August 16, 2011; Source: Yahoo! Sports | It is hard to look at the unfolding scandal involving one Nevin Shapiro, a “booster” for the University of Miami football team, and not marvel at the perversion of youth philanthropy that this guy’s behavior represents. We also wonder how many other Nevin Shapiros are out there showering the athletes and sports programs at nonprofit and public universities with millions of dollars in cash, all based the misguided idea that such behavior is good, harmless, and maybe even charitable.

Here’s the short-and-sweet on Shapiro. While serving a 20-year sentence for running a $930-million Ponzi scheme, Shapiro sat down for 100 hours of interviews with Yahoo! Sports as part of its 11-month investigation into the University of Miami sports programs. Shapiro told Yahoo! Sports that he spent millions of dollars on Hurricane athletes between 2002 and 2010. In addition to cash payments to athletes, Shapiro says that he also provided “prostitutes, entertainment in his multimillion-dollar homes and yacht, paid trips to high-end restaurants and nightclubs, jewelry, bounties for on-field play (including bounties for injuring opposing players), travel and, on one occasion, an abortion.” Among the recipients of Shapiro’s reported generosity were several Miami players who have gone on to star in the NFL, including Vince Wilfork, Andre Johnson, Devin Hester, Kellen Winslow, Antrel Rolle, and the late Sean Taylor. Yahoo! Sports corroborated much of Shapiro’s story by interviewing 100 other people, including players and coaches, and by uncovering tons of documentation.

Shapiro’s access, so to speak, derived from his co-ownership of the Axcess Sports & Entertainment agency, which represented players such as Wilfork. While the ’Canes might be seen in some quarters as just one more corrupt university athletic program, remember that the University of Miami is headed by former Health and Human Services Secretary Donna Shalala. She can be seen in one photograph accompanying the Yahoo! Sports article standing next to Shapiro, gleefully examining a $50,000 check from him for the football program. In all likelihood, of course, she didn’t know at the time that the money came from his Ponzi scheme.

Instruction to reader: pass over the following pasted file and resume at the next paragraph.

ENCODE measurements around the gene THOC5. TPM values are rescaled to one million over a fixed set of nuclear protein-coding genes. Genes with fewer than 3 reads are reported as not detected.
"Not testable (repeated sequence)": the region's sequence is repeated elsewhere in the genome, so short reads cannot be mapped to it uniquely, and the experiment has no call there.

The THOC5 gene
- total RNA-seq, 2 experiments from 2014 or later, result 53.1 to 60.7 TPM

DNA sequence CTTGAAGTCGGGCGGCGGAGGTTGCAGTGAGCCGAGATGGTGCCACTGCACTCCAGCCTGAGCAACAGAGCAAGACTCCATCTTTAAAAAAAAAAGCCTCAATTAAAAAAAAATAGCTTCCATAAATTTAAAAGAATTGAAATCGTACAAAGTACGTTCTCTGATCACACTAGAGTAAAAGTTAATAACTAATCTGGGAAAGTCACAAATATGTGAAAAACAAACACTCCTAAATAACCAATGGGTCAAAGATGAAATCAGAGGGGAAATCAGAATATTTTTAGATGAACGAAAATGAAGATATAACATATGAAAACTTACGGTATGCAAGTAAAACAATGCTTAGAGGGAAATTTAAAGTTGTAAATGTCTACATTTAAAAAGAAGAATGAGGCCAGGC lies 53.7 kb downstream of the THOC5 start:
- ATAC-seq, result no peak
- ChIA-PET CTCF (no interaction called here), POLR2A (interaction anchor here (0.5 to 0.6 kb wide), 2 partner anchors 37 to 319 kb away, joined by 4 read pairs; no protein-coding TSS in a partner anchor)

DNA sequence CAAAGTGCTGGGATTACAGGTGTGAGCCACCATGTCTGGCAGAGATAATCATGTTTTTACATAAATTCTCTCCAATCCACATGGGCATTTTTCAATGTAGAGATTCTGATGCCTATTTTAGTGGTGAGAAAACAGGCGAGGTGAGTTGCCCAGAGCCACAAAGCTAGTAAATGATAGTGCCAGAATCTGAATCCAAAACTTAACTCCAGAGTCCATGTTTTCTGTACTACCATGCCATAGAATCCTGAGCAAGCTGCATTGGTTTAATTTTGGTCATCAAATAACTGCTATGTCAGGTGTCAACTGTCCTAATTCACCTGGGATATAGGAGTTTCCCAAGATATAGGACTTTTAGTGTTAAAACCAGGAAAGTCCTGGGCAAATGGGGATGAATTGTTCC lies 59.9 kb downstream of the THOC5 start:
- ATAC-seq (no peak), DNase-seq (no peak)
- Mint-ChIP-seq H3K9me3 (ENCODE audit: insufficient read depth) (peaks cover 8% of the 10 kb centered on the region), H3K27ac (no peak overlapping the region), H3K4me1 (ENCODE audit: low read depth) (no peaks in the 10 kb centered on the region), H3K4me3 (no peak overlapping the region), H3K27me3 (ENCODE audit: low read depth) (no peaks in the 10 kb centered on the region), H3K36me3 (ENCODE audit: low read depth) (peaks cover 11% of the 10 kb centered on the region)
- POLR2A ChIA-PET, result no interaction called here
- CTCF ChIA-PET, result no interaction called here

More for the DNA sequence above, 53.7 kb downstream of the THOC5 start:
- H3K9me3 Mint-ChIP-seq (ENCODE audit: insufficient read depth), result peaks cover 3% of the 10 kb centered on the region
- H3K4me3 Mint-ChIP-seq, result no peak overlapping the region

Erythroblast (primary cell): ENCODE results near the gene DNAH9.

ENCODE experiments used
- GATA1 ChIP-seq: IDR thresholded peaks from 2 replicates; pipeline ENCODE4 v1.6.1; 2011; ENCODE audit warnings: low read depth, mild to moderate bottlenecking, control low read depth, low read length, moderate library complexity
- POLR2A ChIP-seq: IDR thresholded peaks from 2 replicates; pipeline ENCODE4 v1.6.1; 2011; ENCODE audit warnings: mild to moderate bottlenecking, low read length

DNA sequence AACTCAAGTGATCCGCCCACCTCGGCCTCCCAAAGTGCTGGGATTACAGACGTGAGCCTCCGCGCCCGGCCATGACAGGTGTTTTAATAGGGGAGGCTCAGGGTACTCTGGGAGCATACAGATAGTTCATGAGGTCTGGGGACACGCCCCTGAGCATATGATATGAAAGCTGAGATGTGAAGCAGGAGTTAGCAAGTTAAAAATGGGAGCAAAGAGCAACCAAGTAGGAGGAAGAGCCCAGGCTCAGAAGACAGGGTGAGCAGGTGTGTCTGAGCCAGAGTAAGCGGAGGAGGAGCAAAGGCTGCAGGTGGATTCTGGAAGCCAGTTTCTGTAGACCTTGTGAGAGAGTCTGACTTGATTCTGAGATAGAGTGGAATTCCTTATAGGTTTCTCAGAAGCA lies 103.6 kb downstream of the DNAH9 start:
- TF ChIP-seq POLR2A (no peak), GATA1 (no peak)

The whole sordid affair raises questions about the role of boosters in nonprofit university charitable fundraising. Yahoo! Sports makes clear that Shapiro was a regular and generous annual donor to University of Miami sports. Shapiro was also part of the NCAA-approved “living scholar” program, in which he could personally (or corporately) fund the athletic scholarships of specific players. (Shapiro’s first “living-scholar” athlete was current NFL running back Willis McGahee.)

Shapiro claims that his service to the University of Miami football team was known by several coaches. He told Yahoo! Sports about the mechanics of his generosity:

“Hell yeah, I recruited a lot of kids for Miami. With access to the clubs, access to the strip joints. My house. My boat. We’re talking about high school football players. Not anybody can just get into the clubs or strip joints. Who is going to pay for it and make it happen? That was me.”

It wasn’t just the players he sustained, it was also the money he gave the college. As he explained, “The whole time I was out there rocking and rolling, they were just waiting for the big check to come.”

There is a continuous debate within college sports about whether athletes like those who played for the Hurricanes (and by extension, Shapiro) deserve to be paid above and beyond the value of their football scholarships, since they are working as all-but-professional athletes for big money-making college sports businesses.

Leave that issue on the sidelines for the moment. The real question is, what do nonprofit universities think they are doing playing the charitable donation game with the category of donors known as sports boosters? Actually, the formal term for a sports booster is “Representative of Athletic Interests,” which is defined as anyone who has “made any type of contribution to the athletics department or to a booster club.” Somehow, that anodyne description fails to capture the scale of the various booster scandals we have seen around the country, none more so than the potential nuclear impact of l’affaire Shapiro at the University of Miami.

Doesn’t this rankle? Think of all of the universities that are legitimately trying to raise charitable donations to improve what they can really offer student-athletes (and keep in mind how infinitesimally small is the number of college athletes who become NFLers, much less top-flight players like Vince Wilfork). Think of all of the youth programs—especially the youth athletic programs—around the nation, all scrambling for charitable donations. The picture of Nevin Shapiro in his cell, boasting of the millions of dollars he gave the University of Miami while ratting out the ’Canes’ coaches and athletes, should serve as a powerful symbol of one sort of charitable giving that is hurting rather than helping the nonprofit cause.—Rick Cohen